As I wrote about yesterday, the NFL is considering allowing teams to use state guidelines pertaining to fan attendance in their stadiums, which could mean for some teams, in theory, they could have full attendance permitted, while others will not be allowed to have fans in the stadium at all.
On the line is roughly $3 billion in revenue that comes from ticket sales and in-stadium purchases, a source that both the owners and the players both draw from, and which could have an obvious impact on the 2021 salary cap, so understandably all parties involved are concerned about that possibility.
One thing the league is weighing as a small compensation is to allow teams to sell ad space on seats that will be tarped due to coronavirus social distancing measures. The ads would be sold to sponsors local to the franchises hosting the game.
“What this means is, instead of having fans in the first eight rows”, Ian Rapoport rapoports, “what the NFL is allowing teams to do is tarp off the first eight rows to allow local sponsors an opportunity to advertise. It’s a chance for teams to make some money”.
“This is not, however, going to offset the losses of having little to no fans to start the season”, he went on. “It’s not gonna take care of the revenue loss. This is basically gonna give teams an opportunity to take some advertisers that were already on the books, an opportunity to give them ad space that they thought they were gonna have at the beginning of the season, if this was gonna be a regular season”.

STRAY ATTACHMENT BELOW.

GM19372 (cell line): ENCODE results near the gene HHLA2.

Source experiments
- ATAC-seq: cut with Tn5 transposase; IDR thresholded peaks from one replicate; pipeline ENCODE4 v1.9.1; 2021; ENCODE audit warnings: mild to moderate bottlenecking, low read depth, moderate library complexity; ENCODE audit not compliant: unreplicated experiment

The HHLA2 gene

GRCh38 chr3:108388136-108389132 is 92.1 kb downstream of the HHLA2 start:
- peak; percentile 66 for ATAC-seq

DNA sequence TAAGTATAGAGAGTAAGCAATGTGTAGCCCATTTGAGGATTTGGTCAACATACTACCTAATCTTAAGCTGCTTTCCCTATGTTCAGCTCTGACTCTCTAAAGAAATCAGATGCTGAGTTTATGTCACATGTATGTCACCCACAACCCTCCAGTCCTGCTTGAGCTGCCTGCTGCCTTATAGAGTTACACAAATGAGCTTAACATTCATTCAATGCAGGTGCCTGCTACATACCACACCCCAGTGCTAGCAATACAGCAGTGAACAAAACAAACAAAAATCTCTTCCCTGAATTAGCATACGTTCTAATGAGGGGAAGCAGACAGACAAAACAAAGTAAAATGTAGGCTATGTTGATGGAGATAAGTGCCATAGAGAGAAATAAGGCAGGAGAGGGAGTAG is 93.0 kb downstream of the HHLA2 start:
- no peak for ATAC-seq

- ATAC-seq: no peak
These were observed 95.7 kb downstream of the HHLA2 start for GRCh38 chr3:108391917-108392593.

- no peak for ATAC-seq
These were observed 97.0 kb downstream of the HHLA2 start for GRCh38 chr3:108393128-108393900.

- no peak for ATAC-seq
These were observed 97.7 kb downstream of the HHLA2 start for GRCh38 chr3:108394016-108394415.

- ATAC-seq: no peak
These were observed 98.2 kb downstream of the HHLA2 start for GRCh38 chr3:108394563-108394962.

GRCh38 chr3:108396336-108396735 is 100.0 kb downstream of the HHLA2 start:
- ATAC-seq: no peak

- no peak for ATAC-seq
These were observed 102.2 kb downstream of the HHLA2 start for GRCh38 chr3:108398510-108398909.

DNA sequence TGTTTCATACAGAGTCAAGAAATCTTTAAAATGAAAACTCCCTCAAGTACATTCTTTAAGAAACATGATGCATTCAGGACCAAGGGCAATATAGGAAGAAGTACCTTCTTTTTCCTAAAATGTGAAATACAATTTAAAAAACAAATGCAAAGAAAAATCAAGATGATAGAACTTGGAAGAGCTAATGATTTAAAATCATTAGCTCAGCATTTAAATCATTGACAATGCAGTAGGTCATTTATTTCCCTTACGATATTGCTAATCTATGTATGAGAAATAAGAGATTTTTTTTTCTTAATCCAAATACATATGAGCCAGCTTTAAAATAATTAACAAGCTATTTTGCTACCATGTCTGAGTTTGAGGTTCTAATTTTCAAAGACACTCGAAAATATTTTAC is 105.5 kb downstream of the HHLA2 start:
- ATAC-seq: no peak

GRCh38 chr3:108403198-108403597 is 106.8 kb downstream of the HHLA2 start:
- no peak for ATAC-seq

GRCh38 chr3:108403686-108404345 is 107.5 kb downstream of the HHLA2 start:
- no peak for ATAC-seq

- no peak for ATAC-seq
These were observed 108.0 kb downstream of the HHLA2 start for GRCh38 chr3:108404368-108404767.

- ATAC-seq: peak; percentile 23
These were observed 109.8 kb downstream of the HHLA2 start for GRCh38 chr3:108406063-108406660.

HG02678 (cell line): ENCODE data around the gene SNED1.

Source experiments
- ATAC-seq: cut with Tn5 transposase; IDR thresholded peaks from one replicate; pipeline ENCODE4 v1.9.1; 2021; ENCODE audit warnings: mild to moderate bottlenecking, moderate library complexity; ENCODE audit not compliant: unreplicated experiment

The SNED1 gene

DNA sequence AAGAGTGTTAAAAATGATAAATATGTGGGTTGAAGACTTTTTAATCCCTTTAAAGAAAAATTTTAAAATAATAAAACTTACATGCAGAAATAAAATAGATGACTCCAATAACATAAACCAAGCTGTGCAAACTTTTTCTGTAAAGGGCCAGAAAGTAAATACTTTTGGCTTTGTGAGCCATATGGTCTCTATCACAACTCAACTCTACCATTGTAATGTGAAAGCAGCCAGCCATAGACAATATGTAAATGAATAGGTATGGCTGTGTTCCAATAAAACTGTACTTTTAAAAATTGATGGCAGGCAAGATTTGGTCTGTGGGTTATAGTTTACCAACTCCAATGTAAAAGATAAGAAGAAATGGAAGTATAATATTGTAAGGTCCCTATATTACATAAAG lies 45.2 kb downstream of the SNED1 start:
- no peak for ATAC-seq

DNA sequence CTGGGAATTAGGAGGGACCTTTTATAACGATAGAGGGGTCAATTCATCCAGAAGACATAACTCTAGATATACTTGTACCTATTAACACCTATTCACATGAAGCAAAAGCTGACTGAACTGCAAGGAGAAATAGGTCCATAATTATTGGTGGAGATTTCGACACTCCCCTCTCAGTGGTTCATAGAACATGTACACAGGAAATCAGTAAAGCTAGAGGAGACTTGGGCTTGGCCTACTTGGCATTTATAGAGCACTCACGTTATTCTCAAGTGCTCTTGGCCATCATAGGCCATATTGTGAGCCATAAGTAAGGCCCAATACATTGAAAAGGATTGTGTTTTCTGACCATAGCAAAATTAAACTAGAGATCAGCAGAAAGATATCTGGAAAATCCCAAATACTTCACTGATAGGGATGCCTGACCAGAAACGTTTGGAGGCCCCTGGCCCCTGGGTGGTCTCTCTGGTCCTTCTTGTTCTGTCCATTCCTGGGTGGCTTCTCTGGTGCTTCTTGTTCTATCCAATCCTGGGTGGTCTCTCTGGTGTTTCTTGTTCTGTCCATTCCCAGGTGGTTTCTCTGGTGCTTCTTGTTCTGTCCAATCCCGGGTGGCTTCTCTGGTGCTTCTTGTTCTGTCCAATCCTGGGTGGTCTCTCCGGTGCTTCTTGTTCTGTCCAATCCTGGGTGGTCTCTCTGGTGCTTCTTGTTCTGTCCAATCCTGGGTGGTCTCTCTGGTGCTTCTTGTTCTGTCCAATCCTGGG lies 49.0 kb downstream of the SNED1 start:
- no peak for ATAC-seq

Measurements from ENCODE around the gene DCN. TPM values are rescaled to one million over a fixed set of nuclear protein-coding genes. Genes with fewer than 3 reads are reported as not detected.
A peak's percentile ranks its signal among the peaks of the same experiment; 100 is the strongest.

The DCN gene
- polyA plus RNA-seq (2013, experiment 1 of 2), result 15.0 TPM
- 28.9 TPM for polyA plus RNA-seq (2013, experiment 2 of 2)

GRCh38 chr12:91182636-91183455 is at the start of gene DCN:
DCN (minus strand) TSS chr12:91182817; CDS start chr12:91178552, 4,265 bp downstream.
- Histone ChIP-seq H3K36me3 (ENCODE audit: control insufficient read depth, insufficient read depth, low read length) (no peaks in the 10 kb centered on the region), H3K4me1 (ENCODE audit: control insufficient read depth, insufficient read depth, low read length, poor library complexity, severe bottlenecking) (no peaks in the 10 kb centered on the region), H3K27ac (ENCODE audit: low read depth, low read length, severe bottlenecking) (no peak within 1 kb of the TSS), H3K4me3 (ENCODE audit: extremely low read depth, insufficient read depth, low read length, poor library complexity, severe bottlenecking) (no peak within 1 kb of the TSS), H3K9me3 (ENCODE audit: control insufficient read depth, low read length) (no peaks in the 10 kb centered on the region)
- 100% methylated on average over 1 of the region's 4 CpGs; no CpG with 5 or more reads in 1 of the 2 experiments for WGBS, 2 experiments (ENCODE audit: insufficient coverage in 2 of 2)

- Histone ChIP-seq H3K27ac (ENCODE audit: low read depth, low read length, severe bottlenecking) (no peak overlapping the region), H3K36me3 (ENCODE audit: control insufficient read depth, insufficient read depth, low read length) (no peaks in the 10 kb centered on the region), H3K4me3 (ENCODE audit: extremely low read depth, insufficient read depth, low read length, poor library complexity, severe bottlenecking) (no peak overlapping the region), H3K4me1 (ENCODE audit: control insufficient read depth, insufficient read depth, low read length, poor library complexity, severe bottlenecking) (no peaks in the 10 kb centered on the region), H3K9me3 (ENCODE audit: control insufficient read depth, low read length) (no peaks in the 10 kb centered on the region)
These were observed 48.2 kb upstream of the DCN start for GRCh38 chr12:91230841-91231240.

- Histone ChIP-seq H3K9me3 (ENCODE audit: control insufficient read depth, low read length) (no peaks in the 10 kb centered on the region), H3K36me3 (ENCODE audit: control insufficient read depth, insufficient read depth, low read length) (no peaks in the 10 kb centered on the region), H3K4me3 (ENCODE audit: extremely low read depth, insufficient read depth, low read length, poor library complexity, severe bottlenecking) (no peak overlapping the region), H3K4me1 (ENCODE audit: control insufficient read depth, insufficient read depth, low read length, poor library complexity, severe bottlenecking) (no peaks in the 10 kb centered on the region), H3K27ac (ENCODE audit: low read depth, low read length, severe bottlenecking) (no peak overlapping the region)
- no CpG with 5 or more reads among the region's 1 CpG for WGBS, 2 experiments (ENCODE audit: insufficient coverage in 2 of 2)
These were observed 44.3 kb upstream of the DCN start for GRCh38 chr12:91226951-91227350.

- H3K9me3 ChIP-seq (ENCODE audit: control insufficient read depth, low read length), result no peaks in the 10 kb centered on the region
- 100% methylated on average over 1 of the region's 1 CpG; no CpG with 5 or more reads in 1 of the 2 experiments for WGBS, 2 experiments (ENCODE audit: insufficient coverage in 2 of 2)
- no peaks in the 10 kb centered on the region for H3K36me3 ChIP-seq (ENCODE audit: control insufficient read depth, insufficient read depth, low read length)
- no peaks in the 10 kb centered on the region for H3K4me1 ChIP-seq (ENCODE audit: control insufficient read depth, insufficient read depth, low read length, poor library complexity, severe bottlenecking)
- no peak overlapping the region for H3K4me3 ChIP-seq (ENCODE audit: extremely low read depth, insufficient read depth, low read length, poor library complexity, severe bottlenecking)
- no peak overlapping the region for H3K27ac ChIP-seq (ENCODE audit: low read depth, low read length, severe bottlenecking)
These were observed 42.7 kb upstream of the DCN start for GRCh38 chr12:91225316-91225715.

From @NFLTotalAccess: Teams will be allowed to sell ad space on the first 8 rows of tarped seats for 2020 only, but that won’t make up for much lost revenue from not having full stadiums. pic.twitter.com/6xdIraxKZi
— Ian Rapoport (@RapSheet) June 25, 2020
It goes without saying that some ad space sales in a select portion of the stadium is not going to make up for an otherwise empty stadium. But this is just one of a number of possibilities that the league could pursue to try to make up some revenue loss. Selling ad space on uniforms and during the in-game broadcast are obvious possibilities that we already see in other sports. Players likely wouldn’t object too much since they also profit from this.
The bottom line is this: the more money the teams make, the more money they can spend on players, and the better equipped they can be to build their rosters. That is, at least, how it’s supposed to work, ideally. Generally a rise in salary cap space primarily impacts the top salaries more than anything else.
Get ready for Primanti Bros. presents: the Steelers extra point attempt.